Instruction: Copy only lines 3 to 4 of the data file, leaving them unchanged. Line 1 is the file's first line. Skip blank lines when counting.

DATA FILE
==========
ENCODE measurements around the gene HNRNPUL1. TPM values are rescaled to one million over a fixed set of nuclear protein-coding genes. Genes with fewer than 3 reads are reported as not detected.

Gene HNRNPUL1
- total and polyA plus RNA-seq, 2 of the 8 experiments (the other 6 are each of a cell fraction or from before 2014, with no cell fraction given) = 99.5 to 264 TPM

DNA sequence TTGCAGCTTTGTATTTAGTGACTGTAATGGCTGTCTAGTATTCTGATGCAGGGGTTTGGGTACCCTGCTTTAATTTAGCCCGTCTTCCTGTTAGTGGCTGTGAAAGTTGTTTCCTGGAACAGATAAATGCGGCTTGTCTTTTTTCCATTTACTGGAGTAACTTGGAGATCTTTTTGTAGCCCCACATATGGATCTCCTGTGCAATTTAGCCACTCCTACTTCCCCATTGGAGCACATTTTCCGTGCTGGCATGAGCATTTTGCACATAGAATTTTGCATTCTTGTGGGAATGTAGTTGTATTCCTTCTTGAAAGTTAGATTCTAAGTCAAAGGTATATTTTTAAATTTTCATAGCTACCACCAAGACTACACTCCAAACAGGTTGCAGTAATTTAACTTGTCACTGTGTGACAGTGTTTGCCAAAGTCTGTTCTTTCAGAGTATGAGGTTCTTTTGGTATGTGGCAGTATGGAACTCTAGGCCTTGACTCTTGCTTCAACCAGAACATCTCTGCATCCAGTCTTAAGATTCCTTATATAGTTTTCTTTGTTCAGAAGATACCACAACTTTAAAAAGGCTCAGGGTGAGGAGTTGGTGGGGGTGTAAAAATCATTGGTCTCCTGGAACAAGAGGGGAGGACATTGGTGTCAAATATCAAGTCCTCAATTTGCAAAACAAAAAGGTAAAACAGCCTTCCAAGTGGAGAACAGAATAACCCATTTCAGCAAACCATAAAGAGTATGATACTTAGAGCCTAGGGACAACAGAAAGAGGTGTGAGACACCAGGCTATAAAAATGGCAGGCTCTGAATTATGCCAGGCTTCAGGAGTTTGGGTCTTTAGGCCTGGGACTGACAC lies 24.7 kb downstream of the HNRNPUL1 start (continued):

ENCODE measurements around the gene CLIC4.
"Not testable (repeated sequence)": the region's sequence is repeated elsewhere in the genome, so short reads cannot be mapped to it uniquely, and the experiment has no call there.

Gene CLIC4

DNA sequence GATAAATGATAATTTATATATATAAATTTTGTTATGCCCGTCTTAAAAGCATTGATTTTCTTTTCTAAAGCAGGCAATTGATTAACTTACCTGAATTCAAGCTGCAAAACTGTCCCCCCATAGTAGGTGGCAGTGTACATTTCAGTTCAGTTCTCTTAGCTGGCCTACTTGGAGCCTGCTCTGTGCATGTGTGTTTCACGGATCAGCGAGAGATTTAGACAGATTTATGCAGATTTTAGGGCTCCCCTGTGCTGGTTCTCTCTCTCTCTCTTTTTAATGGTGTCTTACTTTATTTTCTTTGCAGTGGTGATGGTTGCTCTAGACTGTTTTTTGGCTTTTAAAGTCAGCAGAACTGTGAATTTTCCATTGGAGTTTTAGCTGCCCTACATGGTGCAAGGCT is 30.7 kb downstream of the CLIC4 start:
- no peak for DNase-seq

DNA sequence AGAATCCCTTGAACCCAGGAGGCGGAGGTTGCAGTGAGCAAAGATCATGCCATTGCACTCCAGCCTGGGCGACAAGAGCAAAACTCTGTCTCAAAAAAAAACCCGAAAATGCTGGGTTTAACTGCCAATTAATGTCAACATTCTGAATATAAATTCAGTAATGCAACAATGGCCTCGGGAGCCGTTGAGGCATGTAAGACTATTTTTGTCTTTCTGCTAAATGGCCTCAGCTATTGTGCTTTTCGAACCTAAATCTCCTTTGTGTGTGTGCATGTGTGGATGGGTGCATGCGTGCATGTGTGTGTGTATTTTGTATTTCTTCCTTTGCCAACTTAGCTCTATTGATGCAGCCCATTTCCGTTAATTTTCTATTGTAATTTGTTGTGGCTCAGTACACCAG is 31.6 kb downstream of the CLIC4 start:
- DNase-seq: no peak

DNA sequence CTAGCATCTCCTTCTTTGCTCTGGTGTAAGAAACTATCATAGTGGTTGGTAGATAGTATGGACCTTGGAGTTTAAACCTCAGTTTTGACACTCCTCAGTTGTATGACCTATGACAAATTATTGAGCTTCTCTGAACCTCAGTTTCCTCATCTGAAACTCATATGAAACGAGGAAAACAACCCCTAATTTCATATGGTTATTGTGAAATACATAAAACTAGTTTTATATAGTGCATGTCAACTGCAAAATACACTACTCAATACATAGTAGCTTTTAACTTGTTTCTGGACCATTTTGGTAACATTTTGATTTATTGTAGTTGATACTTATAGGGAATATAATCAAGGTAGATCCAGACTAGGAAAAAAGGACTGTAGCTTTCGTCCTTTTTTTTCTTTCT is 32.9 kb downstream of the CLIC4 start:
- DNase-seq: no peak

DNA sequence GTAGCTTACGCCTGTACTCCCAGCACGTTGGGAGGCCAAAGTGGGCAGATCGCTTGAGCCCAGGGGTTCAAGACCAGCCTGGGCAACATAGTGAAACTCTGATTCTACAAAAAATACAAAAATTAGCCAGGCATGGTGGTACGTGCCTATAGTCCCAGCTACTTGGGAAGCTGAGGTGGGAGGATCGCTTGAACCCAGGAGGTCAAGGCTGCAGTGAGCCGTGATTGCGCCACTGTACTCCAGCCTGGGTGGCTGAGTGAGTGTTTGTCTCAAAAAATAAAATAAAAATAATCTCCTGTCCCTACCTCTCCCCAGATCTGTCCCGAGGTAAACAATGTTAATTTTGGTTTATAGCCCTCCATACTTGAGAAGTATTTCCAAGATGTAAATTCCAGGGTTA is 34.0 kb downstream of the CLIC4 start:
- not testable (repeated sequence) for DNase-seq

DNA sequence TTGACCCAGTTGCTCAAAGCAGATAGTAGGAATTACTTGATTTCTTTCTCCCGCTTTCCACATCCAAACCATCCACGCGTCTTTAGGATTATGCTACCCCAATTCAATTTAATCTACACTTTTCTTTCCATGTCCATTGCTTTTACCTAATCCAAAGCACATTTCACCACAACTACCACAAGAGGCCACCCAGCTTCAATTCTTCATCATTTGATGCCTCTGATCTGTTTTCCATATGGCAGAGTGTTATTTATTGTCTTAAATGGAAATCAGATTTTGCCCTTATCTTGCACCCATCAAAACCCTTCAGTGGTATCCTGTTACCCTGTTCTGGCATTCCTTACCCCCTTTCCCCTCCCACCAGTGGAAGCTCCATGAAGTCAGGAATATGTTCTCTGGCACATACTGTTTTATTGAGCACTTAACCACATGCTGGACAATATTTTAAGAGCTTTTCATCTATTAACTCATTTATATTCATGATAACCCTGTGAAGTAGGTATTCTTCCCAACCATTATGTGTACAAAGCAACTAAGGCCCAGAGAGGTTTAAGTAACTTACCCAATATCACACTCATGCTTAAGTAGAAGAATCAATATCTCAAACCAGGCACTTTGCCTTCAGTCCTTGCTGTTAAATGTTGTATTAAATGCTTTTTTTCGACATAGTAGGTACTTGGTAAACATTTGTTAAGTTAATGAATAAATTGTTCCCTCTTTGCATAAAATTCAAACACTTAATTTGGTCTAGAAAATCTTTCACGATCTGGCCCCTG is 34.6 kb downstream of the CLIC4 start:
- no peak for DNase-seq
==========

- total and polyA plus RNA-seq, 2 of the 8 experiments (the other 6 are each of a cell fraction or from before 2014, with no cell fraction given) = 99.5 to 264 TPM

DNA sequence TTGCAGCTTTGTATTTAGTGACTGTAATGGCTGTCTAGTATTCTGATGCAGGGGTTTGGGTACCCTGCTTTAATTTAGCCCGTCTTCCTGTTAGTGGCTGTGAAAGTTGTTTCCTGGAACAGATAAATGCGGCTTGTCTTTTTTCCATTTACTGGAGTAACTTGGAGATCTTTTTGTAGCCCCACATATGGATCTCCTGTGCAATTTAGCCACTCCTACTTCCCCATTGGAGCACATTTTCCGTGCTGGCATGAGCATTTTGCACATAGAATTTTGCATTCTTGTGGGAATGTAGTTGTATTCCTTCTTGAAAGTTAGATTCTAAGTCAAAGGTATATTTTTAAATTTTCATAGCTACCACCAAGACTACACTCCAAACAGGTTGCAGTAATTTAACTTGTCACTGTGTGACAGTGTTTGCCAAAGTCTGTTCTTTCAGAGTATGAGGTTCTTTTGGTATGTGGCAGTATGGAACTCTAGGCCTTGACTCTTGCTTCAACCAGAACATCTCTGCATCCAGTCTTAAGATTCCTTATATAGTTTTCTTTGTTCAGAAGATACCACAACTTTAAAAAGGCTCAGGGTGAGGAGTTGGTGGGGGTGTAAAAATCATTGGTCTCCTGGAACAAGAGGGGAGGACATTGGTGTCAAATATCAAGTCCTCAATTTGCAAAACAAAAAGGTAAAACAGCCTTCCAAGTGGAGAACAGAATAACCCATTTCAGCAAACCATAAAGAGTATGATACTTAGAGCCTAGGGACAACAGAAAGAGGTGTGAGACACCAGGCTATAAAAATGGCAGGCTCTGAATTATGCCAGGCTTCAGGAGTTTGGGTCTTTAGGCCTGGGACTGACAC lies 24.7 kb downstream of the HNRNPUL1 start (continued):